“Troublemakers” such as activists and rights lawyers are now portrayed as agents of “foreign hostile forces” intent on destabilizing the regime. After the government rounded up over 300 human rights lawyers and activists in a crackdown that started July 2015, the Communist party mouthpiece People’s Daily accused the lawyers at the core of the crackdown of being part of a “major criminal gang” that “seriously disturbed social order.”
When four of them went on trial in August last year, a video on the microblog of the Communist Youth League featured images of rights lawyers and activists at scenes of protests, accusing them of subverting state power under the pretext of “democracy, freedom and rule of law.” The video warned against the danger of a “color revolution,” vowing that China would never become “the next Soviet Union.”
If simply smearing the reputation of these “enemies of the state” is not enough, then there are “self-confessions” on state television.
When dissident journalist Gao Yu was detained by the authorities for allegedly “leaking state secrets abroad” in 2014, she was shown on state television admitting to her supposed guilt. She later retracted her confession, saying it was made under duress. Peter Dahlin, a Swedish NGO worker detained for his human rights work, was paraded on state television in early 2016, claiming he had “violated Chinese law… and hurt the feelings of the Chinese people” — after he regained freedom he said he had been forced into making an appearance.
The party also uses social media to promote its campaigns. As part of a national security drive earlier this year, cartoons and video clips were posted on the microblog accounts of China Central Television, the Communist Party Youth League, and the Ministry of Public Security showing how ordinary people could identify spies and report suspicious people to the authorities. “Come on, be brave, go and report!” said a narrator to the beat of rap music on one video.
In the case of Liu, most state media outlets stayed mute with the exception of the Global Times and the English version of People’s Daily. These papers, which are the Chinese government’s voice to the outside world, lashed out at Western countries over their criticism of Liu’s treatment in strident commentaries.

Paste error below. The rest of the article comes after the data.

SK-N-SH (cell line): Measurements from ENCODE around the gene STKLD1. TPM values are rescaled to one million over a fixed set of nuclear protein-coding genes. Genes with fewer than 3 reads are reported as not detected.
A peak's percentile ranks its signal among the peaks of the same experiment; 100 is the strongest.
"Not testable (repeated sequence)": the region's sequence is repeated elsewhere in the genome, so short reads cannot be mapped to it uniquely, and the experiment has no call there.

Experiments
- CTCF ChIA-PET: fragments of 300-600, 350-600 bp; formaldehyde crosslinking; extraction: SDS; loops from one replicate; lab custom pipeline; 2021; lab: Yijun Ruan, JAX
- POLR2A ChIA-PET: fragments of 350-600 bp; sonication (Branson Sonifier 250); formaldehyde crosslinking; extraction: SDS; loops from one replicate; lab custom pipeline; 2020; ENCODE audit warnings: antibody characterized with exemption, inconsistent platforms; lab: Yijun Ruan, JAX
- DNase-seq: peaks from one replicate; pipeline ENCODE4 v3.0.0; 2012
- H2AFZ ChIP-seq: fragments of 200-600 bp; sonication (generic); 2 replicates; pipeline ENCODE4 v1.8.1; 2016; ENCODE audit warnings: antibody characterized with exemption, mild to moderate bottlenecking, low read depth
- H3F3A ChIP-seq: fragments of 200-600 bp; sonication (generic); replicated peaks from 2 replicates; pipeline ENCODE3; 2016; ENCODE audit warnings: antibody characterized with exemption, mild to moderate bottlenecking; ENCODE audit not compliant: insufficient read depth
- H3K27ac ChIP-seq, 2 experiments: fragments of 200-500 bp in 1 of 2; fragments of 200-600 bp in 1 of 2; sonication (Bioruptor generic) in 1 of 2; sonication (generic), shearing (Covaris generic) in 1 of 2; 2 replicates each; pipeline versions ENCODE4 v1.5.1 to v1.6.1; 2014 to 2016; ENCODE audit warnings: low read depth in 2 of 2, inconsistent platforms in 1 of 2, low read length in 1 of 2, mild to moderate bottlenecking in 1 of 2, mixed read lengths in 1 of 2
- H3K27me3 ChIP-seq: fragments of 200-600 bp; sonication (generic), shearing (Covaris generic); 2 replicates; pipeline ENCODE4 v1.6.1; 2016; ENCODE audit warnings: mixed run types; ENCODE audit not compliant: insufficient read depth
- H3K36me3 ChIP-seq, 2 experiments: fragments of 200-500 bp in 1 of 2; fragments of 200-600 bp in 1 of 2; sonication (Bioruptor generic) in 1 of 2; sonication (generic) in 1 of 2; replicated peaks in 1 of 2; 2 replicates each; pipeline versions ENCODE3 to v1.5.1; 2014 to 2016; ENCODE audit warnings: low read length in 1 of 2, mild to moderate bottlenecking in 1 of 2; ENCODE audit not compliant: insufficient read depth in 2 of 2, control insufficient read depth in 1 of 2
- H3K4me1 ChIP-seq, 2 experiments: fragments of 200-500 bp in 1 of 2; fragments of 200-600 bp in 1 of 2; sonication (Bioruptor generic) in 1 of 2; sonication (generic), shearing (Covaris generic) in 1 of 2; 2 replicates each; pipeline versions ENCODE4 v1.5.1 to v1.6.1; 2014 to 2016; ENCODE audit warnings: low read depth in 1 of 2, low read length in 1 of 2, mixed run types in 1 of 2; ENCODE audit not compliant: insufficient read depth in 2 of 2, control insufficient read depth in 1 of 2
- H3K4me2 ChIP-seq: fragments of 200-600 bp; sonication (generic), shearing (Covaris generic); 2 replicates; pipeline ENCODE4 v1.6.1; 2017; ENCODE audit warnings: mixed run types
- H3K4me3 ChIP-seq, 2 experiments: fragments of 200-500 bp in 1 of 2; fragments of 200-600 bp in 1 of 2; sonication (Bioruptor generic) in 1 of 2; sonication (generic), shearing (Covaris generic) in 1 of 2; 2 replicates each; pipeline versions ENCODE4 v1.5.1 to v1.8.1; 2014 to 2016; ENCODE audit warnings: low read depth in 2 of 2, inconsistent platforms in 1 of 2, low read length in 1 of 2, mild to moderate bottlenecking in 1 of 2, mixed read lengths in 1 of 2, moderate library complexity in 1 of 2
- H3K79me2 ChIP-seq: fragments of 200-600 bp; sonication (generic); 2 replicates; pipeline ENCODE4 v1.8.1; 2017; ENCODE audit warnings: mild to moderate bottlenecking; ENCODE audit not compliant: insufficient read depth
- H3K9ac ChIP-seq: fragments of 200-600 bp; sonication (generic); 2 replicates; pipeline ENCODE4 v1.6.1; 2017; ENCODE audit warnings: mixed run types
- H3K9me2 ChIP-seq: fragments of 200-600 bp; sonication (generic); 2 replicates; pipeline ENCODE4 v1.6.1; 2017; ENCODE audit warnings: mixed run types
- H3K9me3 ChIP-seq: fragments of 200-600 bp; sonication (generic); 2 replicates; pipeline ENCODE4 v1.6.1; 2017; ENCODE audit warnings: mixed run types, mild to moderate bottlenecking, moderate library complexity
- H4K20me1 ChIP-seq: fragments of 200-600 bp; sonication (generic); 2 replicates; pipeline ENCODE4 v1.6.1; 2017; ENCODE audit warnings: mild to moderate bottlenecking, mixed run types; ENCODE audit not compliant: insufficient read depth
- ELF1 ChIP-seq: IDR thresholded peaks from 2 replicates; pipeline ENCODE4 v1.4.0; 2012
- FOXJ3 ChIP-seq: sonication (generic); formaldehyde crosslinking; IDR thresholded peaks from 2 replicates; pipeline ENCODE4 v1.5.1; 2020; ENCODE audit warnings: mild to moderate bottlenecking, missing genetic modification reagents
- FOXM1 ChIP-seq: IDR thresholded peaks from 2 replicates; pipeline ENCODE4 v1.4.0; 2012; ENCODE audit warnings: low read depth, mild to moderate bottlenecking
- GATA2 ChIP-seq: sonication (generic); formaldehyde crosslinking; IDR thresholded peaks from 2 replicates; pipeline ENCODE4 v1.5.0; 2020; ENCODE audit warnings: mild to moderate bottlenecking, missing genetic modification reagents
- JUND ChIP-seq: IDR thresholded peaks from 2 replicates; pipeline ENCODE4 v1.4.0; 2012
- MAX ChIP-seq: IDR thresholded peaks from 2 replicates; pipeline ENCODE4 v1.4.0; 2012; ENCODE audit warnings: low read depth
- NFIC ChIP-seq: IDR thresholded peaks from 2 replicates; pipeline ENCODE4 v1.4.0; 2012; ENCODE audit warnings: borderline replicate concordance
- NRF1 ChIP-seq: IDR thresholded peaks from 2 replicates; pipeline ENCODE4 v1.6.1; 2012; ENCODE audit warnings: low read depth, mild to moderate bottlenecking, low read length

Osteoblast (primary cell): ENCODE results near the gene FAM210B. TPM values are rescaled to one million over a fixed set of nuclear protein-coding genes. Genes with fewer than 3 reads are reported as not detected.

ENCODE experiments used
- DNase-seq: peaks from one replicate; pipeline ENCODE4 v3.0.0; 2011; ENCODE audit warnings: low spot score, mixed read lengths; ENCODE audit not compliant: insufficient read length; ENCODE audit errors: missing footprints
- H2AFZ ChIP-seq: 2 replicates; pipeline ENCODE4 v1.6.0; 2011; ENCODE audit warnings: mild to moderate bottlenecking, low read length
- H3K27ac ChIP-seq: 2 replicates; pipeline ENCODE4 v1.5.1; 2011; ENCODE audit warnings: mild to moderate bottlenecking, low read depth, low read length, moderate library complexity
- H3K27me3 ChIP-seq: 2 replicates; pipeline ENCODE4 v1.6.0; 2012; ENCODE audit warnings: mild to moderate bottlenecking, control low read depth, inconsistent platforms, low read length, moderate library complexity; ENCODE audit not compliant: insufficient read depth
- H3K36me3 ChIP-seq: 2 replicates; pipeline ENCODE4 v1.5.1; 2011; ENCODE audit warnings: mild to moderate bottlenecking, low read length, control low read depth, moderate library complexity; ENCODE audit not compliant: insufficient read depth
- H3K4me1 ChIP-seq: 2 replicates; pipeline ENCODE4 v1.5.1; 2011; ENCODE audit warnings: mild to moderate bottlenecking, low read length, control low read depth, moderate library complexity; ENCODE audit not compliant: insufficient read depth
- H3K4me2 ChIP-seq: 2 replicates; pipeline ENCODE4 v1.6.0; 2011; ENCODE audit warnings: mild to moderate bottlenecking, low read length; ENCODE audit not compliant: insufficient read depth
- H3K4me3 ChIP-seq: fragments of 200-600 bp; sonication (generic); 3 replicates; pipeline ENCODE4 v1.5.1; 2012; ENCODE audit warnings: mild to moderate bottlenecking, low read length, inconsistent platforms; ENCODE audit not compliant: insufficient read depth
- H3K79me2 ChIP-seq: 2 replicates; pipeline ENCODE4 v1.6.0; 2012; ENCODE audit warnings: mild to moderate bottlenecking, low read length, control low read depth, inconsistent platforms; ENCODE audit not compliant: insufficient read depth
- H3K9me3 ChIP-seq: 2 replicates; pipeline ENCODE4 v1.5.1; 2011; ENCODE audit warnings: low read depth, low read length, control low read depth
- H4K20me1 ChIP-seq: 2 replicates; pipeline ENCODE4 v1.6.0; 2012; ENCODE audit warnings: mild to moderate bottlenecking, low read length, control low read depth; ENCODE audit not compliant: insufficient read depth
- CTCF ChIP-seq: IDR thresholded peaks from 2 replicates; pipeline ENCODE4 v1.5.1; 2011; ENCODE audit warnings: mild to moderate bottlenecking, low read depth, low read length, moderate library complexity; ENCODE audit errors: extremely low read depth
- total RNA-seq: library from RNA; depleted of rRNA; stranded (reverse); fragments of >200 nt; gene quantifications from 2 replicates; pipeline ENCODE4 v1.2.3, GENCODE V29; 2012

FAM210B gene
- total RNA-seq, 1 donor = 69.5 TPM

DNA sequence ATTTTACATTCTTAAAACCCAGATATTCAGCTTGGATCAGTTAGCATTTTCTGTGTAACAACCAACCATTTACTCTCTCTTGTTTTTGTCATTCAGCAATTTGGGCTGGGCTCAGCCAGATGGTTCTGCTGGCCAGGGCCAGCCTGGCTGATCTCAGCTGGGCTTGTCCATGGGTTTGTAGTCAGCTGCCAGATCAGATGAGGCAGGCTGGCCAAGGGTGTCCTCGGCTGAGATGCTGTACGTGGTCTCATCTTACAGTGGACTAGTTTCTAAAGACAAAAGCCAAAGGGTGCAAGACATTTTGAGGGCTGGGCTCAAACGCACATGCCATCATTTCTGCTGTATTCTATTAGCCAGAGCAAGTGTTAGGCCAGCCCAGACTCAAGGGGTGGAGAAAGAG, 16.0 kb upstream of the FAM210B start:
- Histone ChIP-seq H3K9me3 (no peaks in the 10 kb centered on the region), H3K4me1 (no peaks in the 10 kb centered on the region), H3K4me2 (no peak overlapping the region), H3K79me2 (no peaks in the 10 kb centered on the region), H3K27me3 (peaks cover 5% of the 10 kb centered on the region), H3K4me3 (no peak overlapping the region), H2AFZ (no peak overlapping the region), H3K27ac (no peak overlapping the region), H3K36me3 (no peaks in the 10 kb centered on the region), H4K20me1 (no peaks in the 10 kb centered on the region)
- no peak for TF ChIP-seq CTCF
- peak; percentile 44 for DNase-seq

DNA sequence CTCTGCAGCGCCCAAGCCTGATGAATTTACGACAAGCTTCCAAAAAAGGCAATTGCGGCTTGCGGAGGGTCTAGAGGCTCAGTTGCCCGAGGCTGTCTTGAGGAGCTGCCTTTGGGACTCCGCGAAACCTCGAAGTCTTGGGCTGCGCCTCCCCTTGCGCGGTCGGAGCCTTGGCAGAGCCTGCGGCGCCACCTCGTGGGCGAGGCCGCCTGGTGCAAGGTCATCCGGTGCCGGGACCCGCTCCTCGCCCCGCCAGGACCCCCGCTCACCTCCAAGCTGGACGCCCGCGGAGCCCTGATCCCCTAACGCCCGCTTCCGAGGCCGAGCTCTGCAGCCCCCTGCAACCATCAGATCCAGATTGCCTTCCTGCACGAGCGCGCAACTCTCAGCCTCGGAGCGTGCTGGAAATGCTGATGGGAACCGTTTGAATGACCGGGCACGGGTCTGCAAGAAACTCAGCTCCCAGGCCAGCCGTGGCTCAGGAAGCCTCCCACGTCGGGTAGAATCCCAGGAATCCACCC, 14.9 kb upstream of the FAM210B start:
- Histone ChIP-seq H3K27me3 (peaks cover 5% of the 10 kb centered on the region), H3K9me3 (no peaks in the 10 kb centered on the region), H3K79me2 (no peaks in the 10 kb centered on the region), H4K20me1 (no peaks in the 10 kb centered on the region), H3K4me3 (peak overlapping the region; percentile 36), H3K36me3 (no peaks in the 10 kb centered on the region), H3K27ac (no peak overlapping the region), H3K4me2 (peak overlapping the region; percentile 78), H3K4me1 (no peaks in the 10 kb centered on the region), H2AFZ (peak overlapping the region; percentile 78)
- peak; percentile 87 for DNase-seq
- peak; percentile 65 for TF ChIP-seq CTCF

Global Times’ English edition said Liu was “a victim led astray by the West” while the People’s Daily insisted that Liu had “long engaged in illegal activities aimed at overthrowing the current government.” The Chinese edition of Global Times accused “Western hostile forces” of meddling in China’s internal affairs and argued that China has already shown mercy to Liu, whom it called “a criminal,” without mentioning that he was a Nobel Peace prize laureate.
To hide the harsh reality in circumstances related to Liu, the Chinese authorities’ attempts to control public discourse, or the “guidance of public opinion,” continues to be seen even after his death.
Liu’s name remains blocked on internet search engines and social media sites in China — even candle-shaped emoji have been banned.
A Shenyang city government spokesman told reporters after Liu’s funeral that his widow was “free,” but two weeks after his death, she is still nowhere to be found. Liu Xia has been under house arrest since her husband was awarded the Nobel Peace Prize in 2010. Apart from appearing in images released by the authorities, she has not been seen in public and her friends are unable to reach her, even by phone.
Supporters of Liu Xiaobo who gathered by the seaside in several cities to commemorate him were taken away by the police. Others who gathered to commemorate him privately were questioned by the police.
The suppression continues.
Verna Yu is a freelance journalist based in Hong Kong. She has covered China for over a decade and has been the recipient of seven Human Rights Press Awards and three SOPA awards. She worked for the South China Morning Post, AP, and AFP and her stories have been published in the Diplomat, the New York Times, Ming Pao, and Hong Kong Economic Journal.